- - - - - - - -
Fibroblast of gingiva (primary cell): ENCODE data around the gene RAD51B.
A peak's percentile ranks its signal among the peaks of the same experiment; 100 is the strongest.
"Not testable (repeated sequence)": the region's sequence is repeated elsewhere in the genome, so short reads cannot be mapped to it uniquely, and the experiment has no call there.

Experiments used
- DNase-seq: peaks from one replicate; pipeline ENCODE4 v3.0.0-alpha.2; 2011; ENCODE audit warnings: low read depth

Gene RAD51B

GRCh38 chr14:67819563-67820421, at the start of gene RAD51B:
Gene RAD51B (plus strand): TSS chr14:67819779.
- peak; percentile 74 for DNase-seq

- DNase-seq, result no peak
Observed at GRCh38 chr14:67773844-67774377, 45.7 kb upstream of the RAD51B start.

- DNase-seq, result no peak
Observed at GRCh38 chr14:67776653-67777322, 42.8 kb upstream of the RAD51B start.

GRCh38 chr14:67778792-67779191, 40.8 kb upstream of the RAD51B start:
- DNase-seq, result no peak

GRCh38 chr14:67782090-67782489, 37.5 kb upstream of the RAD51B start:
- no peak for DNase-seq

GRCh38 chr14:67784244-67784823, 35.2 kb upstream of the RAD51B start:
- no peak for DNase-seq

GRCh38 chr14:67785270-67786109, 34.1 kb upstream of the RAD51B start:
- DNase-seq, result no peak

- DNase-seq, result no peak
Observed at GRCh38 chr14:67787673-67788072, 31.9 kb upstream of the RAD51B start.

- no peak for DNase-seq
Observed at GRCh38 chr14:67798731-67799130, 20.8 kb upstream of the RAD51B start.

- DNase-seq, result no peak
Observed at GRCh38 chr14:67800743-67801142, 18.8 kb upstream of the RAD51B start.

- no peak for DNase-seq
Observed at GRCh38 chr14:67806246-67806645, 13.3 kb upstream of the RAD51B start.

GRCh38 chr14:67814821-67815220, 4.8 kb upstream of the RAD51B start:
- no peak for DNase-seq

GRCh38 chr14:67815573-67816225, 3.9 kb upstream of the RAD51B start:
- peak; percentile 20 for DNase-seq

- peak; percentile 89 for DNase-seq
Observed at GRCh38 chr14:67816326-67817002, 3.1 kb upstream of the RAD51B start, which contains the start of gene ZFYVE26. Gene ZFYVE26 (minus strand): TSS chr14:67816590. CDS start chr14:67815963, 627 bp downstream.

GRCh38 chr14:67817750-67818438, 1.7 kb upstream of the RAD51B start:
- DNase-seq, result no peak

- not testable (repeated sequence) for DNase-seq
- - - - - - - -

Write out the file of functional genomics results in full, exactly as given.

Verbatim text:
Fibroblast of gingiva (primary cell): ENCODE data around the gene RAD51B.
A peak's percentile ranks its signal among the peaks of the same experiment; 100 is the strongest.
"Not testable (repeated sequence)": the region's sequence is repeated elsewhere in the genome, so short reads cannot be mapped to it uniquely, and the experiment has no call there.

Experiments used
- DNase-seq: peaks from one replicate; pipeline ENCODE4 v3.0.0-alpha.2; 2011; ENCODE audit warnings: low read depth

Gene RAD51B

GRCh38 chr14:67819563-67820421, at the start of gene RAD51B:
Gene RAD51B (plus strand): TSS chr14:67819779.
- peak; percentile 74 for DNase-seq

- DNase-seq, result no peak
Observed at GRCh38 chr14:67773844-67774377, 45.7 kb upstream of the RAD51B start.

- DNase-seq, result no peak
Observed at GRCh38 chr14:67776653-67777322, 42.8 kb upstream of the RAD51B start.

GRCh38 chr14:67778792-67779191, 40.8 kb upstream of the RAD51B start:
- DNase-seq, result no peak

GRCh38 chr14:67782090-67782489, 37.5 kb upstream of the RAD51B start:
- no peak for DNase-seq

GRCh38 chr14:67784244-67784823, 35.2 kb upstream of the RAD51B start:
- no peak for DNase-seq

GRCh38 chr14:67785270-67786109, 34.1 kb upstream of the RAD51B start:
- DNase-seq, result no peak

- DNase-seq, result no peak
Observed at GRCh38 chr14:67787673-67788072, 31.9 kb upstream of the RAD51B start.

- no peak for DNase-seq
Observed at GRCh38 chr14:67798731-67799130, 20.8 kb upstream of the RAD51B start.

- DNase-seq, result no peak
Observed at GRCh38 chr14:67800743-67801142, 18.8 kb upstream of the RAD51B start.

- no peak for DNase-seq
Observed at GRCh38 chr14:67806246-67806645, 13.3 kb upstream of the RAD51B start.

GRCh38 chr14:67814821-67815220, 4.8 kb upstream of the RAD51B start:
- no peak for DNase-seq

GRCh38 chr14:67815573-67816225, 3.9 kb upstream of the RAD51B start:
- peak; percentile 20 for DNase-seq

- peak; percentile 89 for DNase-seq
Observed at GRCh38 chr14:67816326-67817002, 3.1 kb upstream of the RAD51B start, which contains the start of gene ZFYVE26. Gene ZFYVE26 (minus strand): TSS chr14:67816590. CDS start chr14:67815963, 627 bp downstream.

GRCh38 chr14:67817750-67818438, 1.7 kb upstream of the RAD51B start:
- DNase-seq, result no peak

- not testable (repeated sequence) for DNase-seq